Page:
> of my laptop and just save it as ONE big mp3 file, but the audio volume /
> quality is a guessing game ... is THIS level too loud? , not enough etc.
> But I thought (like I can do with a store-bought DVD) it would be easy to
> simply insert into my PC DVD player and record as mp3 's.


Did you run the title of the "store-bought old convert DVD" through
Google, to see how it's protected ? Maybe someone has already solved this problem.

*******

As for solving the analog recording "VU" meter problem, there is a way
to do that. Audacity has a "normalize" function, which will bring the
level back to whatever dB level you want. That would stink, if your
DVD player output level was way off (requiring 20-40 dB extra gain perhaps).
But if you're reasonably close, the normalize can bring the level back,
such that the loudest passage is 0dB and the rest is scaled
accordingly. You can even scale all the recorded songs to the same
level (by normalizing each song individually). In some cases,
after a listening test, you may decide to make further tweaks
to the level. In which case, keep the original recording separate
from your final output (so you don't incur accumulated math errors).

The DVD player may have a line out level outputs, which you'd connect
to line in on the computer sound card.

At most, it might take me two passes, to get it right. The first
recording attempt (with all gain knob positions recorded, so you
know how things were set), would establish how much gain is needed.
Then, you could bump the recording knobs a little bit in the path,
to bring things closer to full scale, then make a second recording.
That would help use the full dynamic range of your sound card.
The "Normalize" function would then only have a tiny correction
to the gain to make.

In the Audacity preferences, is a "Directories" tab. In there, you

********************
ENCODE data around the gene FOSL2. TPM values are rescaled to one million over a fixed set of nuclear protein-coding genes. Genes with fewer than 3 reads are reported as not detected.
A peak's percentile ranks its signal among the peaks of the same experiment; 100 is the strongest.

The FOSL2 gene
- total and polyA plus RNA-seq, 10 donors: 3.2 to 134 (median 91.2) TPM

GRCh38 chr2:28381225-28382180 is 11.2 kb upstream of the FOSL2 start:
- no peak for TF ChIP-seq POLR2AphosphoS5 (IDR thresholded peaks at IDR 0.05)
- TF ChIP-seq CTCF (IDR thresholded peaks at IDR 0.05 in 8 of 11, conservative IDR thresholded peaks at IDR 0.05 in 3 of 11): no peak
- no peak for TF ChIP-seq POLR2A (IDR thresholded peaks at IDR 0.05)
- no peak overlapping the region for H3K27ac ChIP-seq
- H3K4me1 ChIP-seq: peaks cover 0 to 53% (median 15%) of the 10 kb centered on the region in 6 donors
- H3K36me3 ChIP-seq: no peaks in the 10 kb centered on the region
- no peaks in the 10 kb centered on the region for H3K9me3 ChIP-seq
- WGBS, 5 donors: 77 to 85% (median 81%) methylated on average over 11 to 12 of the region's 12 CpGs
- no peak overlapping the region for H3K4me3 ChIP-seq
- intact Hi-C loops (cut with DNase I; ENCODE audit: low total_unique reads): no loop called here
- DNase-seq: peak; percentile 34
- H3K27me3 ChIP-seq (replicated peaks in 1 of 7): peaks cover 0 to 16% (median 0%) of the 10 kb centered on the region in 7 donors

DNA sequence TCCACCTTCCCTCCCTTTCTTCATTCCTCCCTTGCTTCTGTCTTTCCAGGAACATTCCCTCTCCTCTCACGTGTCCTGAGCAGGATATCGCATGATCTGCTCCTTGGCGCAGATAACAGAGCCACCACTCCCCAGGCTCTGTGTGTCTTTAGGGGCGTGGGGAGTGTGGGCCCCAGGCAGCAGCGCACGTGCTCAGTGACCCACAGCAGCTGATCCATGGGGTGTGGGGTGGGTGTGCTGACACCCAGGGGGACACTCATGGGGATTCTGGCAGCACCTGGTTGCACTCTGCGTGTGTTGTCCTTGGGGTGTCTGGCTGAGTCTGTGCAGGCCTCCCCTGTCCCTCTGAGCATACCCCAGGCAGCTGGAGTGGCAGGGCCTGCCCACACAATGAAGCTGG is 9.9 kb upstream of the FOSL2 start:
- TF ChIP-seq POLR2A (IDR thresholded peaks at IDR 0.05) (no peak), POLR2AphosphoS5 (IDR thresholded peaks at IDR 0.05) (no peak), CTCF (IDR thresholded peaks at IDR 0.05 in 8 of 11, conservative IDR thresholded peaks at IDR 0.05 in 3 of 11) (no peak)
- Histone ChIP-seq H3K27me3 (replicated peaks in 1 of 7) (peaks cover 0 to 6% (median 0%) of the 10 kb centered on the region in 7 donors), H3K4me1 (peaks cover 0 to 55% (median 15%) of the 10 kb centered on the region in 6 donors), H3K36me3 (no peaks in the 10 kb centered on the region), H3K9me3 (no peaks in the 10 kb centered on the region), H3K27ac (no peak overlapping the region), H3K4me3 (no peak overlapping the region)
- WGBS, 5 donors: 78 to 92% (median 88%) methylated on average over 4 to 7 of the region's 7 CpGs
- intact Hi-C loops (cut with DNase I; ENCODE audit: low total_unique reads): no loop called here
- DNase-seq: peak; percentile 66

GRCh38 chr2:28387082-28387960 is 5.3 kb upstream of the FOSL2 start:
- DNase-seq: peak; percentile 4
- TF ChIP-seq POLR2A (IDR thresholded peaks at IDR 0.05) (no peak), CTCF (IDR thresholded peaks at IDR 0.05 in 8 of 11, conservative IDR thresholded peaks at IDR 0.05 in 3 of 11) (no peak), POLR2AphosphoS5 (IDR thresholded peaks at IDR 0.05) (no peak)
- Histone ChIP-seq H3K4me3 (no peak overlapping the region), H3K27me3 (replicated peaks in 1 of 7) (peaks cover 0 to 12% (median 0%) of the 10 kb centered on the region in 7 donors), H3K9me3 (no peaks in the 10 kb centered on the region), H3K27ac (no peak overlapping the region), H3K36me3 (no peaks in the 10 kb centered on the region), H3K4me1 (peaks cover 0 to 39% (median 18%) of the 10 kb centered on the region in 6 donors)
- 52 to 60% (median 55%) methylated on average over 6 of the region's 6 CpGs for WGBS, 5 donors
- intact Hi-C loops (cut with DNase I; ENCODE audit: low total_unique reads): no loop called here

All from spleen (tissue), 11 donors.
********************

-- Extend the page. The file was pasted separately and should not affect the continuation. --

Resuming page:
can disable "Audio cache", so the recording goes to the hard drive.
You can also set the hard drive to receive the recording. That would
help with extremely long recordings.

http://audacity.sourceforge.net/download/

When you "save a project", the sound stream is broken up into
~1MB files (i.e. fairly small files) and stored in a named
directory. So when you "save a project" and wonder where the
sound samples went, they're in a directory of the same name.
If you had a "blah.project" tiny project file name, there is
probably a "blah" directory somewhere on your drive, with many
many tiny 1MB files in it. The files are stored in small chunks
for some reason. Don't know why. You'd think storing them in
2GB chunks would be good enough for modern computers.

You use the "Export" function, to convert a recorded project
into another format. Audacity probably doesn't have
enough input file and output file options, to satisfy
every user, so a separate tool might be required for
the final step.

Have fun,
Paul
 
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meagain
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      01-06-2012
Paul wrote:
> Audacity has a "normalize" function,


I have heard many people recommend Audacity.


 
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Paul
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      01-06-2012
meagain wrote:
> Paul wrote:
>> Audacity has a "normalize" function,

>
> I have heard many people recommend Audacity.


One fun fact about it, is you can add additional filters.
For example, by default it might have high pass, or low
pass filters. But the filter I use more often, is the